Minor addition: the very first Worker's Council was established a day before the revolution, in the iron smelter of the city today called Dunaújváros. This city was founded just years before as a model city, then under the name Sztálinváros (Stalin-city). Model cities were generously funded and filled with loyal workers. So the system was really hit at its core when rebellion broke out first there.

*Lunatic*, n.
One whose delusions are out of fashion.

by DoDo on Fri Feb 17th, 2006 at 07:21:20 PM EST
[ Parent ]
Which they achieved to such an extent that today, most remaining prominent 1956 veterans still appearing in public are from the Revolution's right-wing fringe, or people who fought in the final hopeless battles with Kalashnikovs against tanks (shades of Iraq here) as teenagers and became far-right in their old age.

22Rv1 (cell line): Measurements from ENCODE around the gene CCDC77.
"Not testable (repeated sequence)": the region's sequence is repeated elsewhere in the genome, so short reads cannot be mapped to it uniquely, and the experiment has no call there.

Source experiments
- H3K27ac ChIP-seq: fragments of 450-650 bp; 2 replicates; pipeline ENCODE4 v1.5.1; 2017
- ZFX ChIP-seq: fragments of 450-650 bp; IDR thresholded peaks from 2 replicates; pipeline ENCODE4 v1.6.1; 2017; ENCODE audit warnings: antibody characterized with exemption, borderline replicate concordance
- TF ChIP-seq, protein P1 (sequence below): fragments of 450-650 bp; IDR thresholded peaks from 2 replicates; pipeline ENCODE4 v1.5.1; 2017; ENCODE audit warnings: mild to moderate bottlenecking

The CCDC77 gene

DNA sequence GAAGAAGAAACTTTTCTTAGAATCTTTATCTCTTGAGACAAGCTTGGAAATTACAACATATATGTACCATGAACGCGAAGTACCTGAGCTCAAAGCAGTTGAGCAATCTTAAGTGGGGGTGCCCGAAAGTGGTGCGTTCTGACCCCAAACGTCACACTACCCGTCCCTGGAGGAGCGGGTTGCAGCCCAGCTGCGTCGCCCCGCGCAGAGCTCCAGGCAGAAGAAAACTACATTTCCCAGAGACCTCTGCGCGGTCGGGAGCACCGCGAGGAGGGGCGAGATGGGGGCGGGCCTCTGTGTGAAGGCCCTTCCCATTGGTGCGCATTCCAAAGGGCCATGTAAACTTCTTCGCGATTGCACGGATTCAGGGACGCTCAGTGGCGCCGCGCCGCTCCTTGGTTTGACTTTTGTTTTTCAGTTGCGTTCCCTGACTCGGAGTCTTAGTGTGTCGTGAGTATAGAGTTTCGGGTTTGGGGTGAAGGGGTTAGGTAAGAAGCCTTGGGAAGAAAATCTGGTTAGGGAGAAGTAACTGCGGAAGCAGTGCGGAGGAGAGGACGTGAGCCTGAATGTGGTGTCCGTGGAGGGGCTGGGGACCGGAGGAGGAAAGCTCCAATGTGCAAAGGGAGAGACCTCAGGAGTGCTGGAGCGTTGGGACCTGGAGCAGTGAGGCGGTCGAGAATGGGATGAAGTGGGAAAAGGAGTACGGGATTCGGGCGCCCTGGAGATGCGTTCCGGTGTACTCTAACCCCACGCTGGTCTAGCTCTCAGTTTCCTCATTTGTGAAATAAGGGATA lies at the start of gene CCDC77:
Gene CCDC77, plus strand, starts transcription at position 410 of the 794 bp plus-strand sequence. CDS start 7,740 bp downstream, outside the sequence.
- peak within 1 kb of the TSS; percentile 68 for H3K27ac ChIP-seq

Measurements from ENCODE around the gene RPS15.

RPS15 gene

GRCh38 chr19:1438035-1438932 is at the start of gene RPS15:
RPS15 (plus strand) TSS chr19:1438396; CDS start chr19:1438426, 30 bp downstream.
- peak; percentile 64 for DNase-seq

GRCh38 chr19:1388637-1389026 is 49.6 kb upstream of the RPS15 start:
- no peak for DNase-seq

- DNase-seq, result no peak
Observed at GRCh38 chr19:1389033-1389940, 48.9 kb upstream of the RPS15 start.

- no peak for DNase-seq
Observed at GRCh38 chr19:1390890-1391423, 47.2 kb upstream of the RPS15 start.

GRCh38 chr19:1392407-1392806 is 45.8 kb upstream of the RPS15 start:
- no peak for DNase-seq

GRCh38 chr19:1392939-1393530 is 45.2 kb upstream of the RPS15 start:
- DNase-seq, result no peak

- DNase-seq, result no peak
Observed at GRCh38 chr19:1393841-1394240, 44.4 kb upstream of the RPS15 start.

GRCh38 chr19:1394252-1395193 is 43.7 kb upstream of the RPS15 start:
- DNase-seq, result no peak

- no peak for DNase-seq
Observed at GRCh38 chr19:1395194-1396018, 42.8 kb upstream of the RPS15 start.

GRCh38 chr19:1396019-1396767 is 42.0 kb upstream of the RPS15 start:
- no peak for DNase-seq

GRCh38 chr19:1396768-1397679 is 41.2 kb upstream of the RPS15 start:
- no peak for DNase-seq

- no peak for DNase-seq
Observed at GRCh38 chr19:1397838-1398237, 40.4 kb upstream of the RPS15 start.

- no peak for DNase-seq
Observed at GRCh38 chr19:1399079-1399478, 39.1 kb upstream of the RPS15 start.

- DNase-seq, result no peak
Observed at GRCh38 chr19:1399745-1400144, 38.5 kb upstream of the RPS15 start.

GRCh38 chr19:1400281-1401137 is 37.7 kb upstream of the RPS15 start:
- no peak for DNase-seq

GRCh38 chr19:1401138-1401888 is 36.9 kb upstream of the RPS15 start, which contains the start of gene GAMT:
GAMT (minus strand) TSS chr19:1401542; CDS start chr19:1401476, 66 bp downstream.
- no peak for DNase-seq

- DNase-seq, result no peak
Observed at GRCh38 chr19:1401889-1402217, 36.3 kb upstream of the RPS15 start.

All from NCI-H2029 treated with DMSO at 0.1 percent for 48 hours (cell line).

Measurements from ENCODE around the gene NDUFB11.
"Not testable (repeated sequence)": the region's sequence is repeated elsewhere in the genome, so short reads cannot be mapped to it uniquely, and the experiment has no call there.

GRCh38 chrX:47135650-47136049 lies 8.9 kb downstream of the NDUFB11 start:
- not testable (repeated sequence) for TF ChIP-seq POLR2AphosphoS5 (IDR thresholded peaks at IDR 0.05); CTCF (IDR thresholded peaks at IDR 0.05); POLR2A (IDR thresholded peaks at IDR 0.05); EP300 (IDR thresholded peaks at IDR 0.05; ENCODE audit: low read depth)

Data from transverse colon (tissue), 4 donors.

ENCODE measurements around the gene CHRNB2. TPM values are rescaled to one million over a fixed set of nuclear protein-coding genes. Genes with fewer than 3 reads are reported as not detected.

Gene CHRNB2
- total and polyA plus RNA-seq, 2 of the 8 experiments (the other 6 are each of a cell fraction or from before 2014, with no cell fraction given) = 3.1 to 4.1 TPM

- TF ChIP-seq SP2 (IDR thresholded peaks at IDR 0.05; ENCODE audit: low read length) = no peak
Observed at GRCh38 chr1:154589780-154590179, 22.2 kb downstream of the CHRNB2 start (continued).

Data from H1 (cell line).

There are strong parallels to this course of events in both the 1968 Velvet Revolution in the Czech Republic, and the 1980 events in Poland.

I don't see the parallel to Poland in 1980. Neither in the disparate treatment of working class vs. intelligentsia oppositionists - both were placed in internment camps en masse ( the top several thousand) or fired and blacklisted (the next ones down the line) following the imposition of martial law in December 1981. THe ex opposition has also been very prominent in all spheres of politics and civil society, with the (obvious) exception of those dominated by the ex-Communists. The top two papers are dominated by ex-opposition figures, every non post-communist government has been as well, including the current one.

The 1980 movement had the advantage of a prepared cadre of leaders. The veterans of both the 1968 student/intelligentsia revolt and the workers' revolts of 1970 and 1976 began working closely together after 1976, formulating a program of the creation of an autonomous civil society, a program which was then implemented in 1980.